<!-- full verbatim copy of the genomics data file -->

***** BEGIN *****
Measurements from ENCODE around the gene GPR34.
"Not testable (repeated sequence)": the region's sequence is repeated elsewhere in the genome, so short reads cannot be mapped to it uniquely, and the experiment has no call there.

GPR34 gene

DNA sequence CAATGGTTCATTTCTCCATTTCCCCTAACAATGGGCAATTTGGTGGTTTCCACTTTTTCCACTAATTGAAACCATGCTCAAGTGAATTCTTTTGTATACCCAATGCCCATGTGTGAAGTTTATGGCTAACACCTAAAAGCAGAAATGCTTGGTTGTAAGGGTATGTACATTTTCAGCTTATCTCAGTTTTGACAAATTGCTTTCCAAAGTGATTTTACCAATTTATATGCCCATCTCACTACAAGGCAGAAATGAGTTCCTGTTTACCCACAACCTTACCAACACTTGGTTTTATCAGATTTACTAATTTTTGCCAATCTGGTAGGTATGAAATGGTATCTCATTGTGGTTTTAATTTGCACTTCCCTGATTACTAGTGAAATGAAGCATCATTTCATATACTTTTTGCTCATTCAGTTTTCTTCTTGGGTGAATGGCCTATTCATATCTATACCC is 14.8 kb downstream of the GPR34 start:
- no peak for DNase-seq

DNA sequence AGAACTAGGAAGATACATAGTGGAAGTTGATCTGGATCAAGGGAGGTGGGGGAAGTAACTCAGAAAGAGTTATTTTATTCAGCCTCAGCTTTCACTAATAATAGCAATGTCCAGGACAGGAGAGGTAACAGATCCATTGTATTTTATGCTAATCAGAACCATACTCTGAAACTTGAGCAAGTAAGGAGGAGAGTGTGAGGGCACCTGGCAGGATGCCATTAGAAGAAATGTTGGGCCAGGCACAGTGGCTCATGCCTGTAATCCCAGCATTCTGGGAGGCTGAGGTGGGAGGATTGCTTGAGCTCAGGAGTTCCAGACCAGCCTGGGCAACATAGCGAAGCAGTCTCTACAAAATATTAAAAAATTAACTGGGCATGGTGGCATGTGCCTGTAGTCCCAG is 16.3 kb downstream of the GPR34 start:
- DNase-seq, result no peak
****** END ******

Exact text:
Measurements from ENCODE around the gene GPR34.
"Not testable (repeated sequence)": the region's sequence is repeated elsewhere in the genome, so short reads cannot be mapped to it uniquely, and the experiment has no call there.

GPR34 gene

DNA sequence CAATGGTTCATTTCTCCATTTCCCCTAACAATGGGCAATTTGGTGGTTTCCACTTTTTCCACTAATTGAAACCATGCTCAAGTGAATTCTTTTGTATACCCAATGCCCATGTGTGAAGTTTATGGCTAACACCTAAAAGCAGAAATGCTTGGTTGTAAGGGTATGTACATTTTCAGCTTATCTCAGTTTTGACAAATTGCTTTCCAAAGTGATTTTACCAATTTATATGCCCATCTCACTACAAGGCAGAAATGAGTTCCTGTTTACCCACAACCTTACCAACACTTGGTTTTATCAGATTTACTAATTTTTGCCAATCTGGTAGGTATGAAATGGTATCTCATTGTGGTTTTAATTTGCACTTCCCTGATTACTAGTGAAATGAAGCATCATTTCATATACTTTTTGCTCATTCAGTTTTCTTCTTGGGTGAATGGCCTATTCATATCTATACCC is 14.8 kb downstream of the GPR34 start:
- no peak for DNase-seq

DNA sequence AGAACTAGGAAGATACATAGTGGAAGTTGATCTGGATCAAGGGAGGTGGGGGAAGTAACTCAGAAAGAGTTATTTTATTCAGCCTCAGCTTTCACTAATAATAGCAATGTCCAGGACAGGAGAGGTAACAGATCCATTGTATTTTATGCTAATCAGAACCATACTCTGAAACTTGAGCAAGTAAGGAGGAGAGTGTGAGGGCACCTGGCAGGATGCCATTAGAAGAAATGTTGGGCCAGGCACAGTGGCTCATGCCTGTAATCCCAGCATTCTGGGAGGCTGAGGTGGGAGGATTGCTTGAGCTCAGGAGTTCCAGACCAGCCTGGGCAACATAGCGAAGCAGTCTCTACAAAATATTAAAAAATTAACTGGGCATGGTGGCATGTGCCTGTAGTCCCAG is 16.3 kb downstream of the GPR34 start:
- DNase-seq, result no peak